The Association of British Insurers has been running a campaign based on scare stories about the consequences for people who make fraudulent claims.
The reality until recently, however, has been that many insurers turned a blind eye to minor misdemeanours, simply refusing to provide further cover to a policyholder they suspect has 'tried it on'.
But over the past three months Legal & General, one of the country's largest insurers, has started to refer more cases to the police, even if the amounts involved are relatively small. Other companies are also toughening up.
Graham Morrison, claims manager at Legal & General, said this week: 'I have just looked at one claim from a couple where both were employed in good jobs. She is a personal assistant and he is a sales manager.
'They claimed more than pounds 500 to replace carpet which was damaged by bleach. We sent the cheque to the carpet supplier, who came back to us and said his invoice had only been for half that amount.
'We looked at the form and discovered that the policyholder had changed the figures on the estimate.'
Until recently the company would deal with this sort of case by simply refusing to continue providing cover. But now the case would be referred to the police.
It would be up to them to decide what to do, but Mr Morrison continued: 'We will write, drawing their attention to what has happened.
'We are prepared to put up with the extra work of referring cases involving small amounts.
'Fraudulent claims are increasing, and we are now seeing cases throughout the social spectrum.
'The people you meet at dinner parties may be the ones responsible for putting up insurance premiums.'
This hardening of attitude will provoke anger among honest policyholders who have found themselves arguing over the pounds and pennies in a claim.
But Mr Morrison insists: 'It is only in the case of the stupid claims where anyone has anything to worry about.'
Legal & General has also started using the latest technology to detect whether claim forms, valuations and other documents have been tampered with.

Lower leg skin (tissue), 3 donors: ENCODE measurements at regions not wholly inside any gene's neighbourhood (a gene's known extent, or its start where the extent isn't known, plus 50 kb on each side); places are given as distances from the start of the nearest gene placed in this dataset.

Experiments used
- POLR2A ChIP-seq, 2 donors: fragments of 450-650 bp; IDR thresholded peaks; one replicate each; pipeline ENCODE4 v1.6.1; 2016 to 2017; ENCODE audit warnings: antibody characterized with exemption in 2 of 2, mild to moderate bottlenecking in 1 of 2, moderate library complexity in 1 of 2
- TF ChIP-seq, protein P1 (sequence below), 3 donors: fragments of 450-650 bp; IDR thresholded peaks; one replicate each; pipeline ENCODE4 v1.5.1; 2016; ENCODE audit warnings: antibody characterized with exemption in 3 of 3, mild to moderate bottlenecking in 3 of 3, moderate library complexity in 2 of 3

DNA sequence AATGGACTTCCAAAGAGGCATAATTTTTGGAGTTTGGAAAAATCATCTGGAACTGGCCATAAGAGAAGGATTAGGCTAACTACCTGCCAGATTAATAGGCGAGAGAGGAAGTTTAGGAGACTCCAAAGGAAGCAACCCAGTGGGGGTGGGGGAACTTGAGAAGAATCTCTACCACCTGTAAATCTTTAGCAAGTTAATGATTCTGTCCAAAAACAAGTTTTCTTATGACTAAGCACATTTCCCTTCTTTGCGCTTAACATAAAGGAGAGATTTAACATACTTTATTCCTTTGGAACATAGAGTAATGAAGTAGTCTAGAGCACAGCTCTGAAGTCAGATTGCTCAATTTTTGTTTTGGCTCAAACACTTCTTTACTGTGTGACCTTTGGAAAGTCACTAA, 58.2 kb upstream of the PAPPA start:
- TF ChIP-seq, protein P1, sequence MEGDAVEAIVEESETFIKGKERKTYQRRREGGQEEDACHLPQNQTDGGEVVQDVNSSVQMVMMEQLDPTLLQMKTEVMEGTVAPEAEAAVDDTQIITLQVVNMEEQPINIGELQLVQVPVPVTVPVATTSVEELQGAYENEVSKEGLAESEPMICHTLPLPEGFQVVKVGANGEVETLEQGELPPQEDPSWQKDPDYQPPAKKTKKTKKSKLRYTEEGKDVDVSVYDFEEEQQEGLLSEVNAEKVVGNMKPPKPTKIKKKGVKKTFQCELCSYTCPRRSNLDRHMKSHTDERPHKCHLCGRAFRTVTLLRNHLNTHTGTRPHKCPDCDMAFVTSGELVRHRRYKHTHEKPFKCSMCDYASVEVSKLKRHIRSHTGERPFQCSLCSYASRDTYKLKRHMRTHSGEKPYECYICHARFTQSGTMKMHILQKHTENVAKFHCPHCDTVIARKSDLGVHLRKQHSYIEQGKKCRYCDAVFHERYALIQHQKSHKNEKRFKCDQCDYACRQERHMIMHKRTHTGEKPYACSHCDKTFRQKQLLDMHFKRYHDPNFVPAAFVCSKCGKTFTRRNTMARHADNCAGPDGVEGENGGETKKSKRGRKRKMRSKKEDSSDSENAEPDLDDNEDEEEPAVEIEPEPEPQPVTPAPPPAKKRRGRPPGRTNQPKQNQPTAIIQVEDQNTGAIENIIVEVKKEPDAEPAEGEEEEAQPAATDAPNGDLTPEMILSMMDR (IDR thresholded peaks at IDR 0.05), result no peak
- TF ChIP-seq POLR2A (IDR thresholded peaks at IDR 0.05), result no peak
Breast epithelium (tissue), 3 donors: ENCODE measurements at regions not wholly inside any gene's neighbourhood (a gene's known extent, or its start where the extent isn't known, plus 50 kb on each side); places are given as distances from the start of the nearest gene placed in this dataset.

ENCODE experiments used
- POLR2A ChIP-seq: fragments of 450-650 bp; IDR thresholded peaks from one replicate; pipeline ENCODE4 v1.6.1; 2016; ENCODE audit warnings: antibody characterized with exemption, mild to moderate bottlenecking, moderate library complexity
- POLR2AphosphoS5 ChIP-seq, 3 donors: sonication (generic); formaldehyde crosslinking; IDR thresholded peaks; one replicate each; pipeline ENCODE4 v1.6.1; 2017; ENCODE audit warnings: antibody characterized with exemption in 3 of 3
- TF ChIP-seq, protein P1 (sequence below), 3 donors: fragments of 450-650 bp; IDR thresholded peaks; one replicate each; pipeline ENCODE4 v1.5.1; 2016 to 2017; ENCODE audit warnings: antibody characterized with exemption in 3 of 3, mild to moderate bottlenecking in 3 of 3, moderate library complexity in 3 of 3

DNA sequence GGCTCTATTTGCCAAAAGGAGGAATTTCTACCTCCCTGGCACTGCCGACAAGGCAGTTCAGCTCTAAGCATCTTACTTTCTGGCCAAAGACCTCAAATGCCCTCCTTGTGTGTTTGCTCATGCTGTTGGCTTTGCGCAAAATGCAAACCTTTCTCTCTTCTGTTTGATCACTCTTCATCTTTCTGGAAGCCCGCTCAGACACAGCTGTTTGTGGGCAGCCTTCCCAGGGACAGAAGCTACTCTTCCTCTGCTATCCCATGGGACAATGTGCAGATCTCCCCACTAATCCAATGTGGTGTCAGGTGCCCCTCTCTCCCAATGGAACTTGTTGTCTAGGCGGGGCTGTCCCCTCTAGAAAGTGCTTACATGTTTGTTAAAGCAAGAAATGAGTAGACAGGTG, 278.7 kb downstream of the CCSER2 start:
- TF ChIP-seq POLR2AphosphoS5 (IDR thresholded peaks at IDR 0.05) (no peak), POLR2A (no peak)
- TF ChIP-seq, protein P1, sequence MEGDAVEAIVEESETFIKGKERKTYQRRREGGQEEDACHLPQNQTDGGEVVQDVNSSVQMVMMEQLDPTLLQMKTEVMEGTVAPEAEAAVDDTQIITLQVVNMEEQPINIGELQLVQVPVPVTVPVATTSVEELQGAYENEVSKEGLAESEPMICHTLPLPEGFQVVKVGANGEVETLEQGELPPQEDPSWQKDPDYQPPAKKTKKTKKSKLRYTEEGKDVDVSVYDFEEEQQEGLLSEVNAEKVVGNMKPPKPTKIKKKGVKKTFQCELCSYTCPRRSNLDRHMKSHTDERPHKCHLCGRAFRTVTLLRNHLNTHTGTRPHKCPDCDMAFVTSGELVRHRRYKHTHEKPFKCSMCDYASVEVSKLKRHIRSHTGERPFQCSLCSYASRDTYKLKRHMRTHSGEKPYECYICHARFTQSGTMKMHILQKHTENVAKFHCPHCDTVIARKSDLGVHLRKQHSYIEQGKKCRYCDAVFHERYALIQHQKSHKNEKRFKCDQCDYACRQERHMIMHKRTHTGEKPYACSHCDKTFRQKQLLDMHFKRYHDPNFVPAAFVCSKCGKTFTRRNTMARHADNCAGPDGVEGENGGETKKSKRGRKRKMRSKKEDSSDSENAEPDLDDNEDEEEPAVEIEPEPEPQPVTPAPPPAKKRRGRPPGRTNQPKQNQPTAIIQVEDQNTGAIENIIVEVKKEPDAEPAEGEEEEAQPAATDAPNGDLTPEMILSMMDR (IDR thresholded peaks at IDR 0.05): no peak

It now rents time on the Electro Static Detection Apparatus (Esda), the machine that played a pivotal part in examining police evidence in the Birmingham Six case.
There is also a machine that looks at writing under polarised light in infra-red and ultra-violet spectrum to produce a print of what was there before alteration and what the alteration was.
The company has given staff instructions on how to spot exaggerated claims.
One favourite method of bumping up claims, says Mr Morrison, is to add VAT on to a supplier's quotation when the supplier is not liable for VAT.
Some people are also adding items to genuine valuations - 'they will get a valuation for a ring and add on a bangle'.
The company is also becoming more vigilant in examinging applications for new policies, and is more likely than in the past to check up on an individual's track- record for claims.
General Accident says it is also tightening up and has been referring more claims to the police, although it insists: 'We take each one on its merits.'
It quoted the case of a claim for glass repairs where a receipt for pounds 40 of work was altered to pounds 1,400.
There was another where two stolen Rolex watches were claimed for. When the insurer checked with the jeweller purported to have provided the receipt, he said he had never sold Rolexes.
It will be increasingly necessary for people to keep receipts for valuable items in order to satisfy their insurers a claim is genuine.
Ian Frater, a spokesman for Commercial Union, says: 'We are getting better at spotting the fraudulent claims and noticing where documents have been tampered with.'
More claims are being settled by replacing the lost items rather than by paying cash. And the insurance company is more likely to check invoices and receipts with suppliers.
All insurers see a crackdown on fraud as vital to stemming claims. The ABI announced last month that theft claims reached pounds 2m a day in the first quarter of this year.
At the same time the association warned that the average family faced an increase in premiums of pounds 10 a month.
Insurers believe that as premiums rise, policyholders think they should get more back for the money they are spending.
Jim Smith, superintendent of home claims at General Accident, said: 'People are seeing their policies as a form of investment, and they want something back.'
Legal & General is among a number of companies examining the possibility of redesigning policies. It is think of building in large excesses so that people can only claim for large losses, and this would enable it to reduce premiums.
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